The Simon Says Stamp Wednesday challenge this week was “Make your own Background“. The toughest part for me was deciding which of the many techniques I have seen to try first!
I decided to satisfy my old printmaking jones and break out the brayer.
When I was in college, I took a bunch of printmaking classes and loved it! Sadly, the techniques I was best at require a lot of huge equipment that I knew it was unlikely I would ever have space for – print presses are huge! So I’m always looking for ways to bring a little taste of printing home.
So I had a lot of fun making some monoprints that should make cool backgrounds. All I did was use a brayer (it’s a rubber roller with a handle) to roll out basic white craft paint. Then I pressed different sizes of bubble wrap into the paint and dabbed them onto my papers.
For this card, I decided to go a step further, and use the paint as a resist for some Distress ink. So when the white on white bubble wrap print was dry, I inked my craft sheet with Weathered wood and Faded jeans, spritzed the ink with water, and pressed the paper into the result.
After the inking, I dried the paper with a heat gun, but the paper was pretty warped, so I pressed it with my household iron on a low setting. Is that normal? Do other people working with wet inky techniques press their work, or is there a different technique or paper I should try?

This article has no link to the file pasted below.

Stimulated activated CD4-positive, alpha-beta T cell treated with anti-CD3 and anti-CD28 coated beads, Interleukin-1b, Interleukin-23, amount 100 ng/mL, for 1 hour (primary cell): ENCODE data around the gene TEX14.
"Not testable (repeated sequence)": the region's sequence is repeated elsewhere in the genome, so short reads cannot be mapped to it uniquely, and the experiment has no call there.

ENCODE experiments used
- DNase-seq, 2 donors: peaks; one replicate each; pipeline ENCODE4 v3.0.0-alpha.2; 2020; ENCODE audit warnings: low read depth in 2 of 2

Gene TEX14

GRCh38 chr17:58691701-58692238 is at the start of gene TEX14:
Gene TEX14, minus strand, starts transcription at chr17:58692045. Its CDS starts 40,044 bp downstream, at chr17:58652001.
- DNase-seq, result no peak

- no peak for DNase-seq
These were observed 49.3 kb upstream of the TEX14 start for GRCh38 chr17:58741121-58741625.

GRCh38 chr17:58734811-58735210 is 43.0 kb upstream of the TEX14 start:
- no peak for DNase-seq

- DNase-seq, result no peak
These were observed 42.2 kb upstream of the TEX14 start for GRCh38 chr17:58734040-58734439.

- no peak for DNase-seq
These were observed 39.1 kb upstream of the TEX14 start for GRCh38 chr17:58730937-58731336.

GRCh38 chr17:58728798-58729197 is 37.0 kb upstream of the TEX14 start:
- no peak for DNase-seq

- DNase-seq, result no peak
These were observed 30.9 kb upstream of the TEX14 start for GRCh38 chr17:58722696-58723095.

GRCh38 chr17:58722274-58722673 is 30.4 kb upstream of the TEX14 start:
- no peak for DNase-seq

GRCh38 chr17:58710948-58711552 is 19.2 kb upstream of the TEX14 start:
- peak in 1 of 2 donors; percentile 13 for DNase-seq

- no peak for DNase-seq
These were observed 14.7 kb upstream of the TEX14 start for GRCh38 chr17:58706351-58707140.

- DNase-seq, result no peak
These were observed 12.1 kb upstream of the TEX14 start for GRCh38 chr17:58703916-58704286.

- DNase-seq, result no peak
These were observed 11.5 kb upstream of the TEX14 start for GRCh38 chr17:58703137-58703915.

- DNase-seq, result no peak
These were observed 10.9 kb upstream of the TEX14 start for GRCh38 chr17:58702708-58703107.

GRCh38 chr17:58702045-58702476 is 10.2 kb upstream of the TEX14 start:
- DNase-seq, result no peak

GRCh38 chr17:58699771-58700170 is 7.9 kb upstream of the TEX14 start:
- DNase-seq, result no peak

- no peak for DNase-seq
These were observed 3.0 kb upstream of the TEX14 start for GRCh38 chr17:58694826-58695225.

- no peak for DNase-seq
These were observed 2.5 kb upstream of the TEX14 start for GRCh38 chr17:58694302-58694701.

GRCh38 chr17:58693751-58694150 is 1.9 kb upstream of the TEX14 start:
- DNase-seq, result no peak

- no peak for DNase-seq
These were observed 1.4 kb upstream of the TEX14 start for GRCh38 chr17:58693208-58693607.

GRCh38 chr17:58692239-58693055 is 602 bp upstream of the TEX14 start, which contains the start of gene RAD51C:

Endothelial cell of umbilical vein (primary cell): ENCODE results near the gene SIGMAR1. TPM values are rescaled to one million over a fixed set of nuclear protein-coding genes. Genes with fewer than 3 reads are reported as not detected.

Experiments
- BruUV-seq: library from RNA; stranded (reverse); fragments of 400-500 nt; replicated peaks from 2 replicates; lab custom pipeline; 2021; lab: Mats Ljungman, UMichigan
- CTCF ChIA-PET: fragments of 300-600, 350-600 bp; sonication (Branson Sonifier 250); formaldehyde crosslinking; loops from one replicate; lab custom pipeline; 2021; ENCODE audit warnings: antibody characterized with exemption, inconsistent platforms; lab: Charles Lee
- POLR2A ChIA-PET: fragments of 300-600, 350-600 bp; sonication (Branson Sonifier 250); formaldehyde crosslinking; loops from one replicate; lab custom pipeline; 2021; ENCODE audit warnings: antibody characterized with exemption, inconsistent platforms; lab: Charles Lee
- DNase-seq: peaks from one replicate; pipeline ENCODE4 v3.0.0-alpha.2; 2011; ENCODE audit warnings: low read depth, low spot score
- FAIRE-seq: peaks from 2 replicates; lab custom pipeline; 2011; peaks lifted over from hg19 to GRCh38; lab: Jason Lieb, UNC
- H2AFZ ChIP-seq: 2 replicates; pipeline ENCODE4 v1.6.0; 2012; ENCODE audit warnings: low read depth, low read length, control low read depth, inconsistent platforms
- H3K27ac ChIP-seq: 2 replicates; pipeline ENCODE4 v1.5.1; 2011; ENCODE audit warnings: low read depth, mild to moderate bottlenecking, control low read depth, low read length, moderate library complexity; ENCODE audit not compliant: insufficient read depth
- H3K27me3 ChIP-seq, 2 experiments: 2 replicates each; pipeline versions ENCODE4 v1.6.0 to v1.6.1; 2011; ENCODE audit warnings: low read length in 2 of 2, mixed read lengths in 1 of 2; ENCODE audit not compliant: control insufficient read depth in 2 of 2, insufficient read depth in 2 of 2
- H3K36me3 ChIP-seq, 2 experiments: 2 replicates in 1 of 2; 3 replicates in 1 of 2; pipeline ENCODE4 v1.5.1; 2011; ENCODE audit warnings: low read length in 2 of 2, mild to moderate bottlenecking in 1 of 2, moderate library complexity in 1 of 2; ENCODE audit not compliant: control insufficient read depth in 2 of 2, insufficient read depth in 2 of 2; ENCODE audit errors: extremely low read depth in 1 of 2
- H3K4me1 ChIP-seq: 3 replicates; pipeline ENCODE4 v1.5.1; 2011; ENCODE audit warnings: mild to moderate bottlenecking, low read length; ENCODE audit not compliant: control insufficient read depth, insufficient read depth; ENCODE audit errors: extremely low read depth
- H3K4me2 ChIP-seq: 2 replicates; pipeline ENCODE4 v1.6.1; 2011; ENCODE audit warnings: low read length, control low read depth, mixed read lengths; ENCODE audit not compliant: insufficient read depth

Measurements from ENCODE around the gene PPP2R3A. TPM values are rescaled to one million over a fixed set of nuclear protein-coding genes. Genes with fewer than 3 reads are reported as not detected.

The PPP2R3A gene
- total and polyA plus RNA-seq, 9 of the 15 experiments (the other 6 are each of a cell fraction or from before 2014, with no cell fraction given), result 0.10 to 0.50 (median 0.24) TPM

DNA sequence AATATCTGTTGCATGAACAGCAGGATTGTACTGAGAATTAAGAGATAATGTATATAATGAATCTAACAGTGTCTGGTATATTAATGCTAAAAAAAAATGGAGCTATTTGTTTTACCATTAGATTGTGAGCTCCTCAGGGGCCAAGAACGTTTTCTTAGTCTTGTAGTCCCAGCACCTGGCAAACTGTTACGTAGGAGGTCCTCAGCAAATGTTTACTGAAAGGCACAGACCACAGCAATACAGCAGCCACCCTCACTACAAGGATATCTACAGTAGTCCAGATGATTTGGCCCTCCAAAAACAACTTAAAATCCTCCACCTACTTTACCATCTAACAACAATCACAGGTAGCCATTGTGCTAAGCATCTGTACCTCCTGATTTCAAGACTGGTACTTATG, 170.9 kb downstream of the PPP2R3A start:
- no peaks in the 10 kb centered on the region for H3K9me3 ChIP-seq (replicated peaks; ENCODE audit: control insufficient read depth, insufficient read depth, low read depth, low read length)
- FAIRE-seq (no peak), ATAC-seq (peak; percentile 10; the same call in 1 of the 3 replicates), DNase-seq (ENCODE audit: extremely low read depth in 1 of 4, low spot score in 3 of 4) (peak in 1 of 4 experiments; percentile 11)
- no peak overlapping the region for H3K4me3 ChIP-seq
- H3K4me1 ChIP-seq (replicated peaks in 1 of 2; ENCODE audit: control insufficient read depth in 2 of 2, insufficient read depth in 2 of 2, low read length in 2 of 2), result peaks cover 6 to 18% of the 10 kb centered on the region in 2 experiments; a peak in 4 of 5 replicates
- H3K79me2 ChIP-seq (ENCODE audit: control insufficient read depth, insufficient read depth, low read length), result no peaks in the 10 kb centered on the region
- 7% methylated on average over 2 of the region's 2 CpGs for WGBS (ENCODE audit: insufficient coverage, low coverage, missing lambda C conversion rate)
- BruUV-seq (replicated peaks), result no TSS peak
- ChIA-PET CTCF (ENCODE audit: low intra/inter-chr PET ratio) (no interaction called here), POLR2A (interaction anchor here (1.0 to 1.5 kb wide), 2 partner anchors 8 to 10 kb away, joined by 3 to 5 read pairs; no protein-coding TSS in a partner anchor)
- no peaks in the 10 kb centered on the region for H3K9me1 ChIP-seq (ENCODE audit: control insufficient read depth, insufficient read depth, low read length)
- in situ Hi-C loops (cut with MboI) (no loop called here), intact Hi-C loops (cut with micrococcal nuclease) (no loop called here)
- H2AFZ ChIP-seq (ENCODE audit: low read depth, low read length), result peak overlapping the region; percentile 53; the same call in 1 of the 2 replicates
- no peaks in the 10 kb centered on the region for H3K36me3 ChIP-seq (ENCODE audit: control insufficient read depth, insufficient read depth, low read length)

All that was left to do after that was to embellish my snowy background a little. I stamped a gusty wind, glued on some 1-inch circle snowflakes that I designed in Illustrator for a different project, glued on my geeky gamer symbol (it’s a symbol of protection from a game called Arkham Horror), drew in some more gust lines, and coated my circles in a thin layer of Stickles.
Ingredients: solid card stock papers, acrylic craft paint, bubble wrap, brayer and plexiglass (for rolling out the paint), Stickles, Zig pen, Distress inks, Inkadinkado stamp
Learning: I used my new techniques for getting a better impression from acrylic stamps, and I still don’t love the results. I even test stamped on a scrap of my background paper, and it just looked much less even on the final version. This time though the strong texture of the paper might have been the issue. I think my scrap was less textured being closer to the edge.
Loving: It was a ton of fun to print my own background with the bubble wrap! I was also please with how I echoed the round shape of the bubble impressions with my 1-inch circles. And I surprised myself by successfully freehanding the extra gust lines. Sometimes I think I use stamps as a bit of a shortcut and crutch. I need to remember that I am somewhat competent at freehanding some types of things!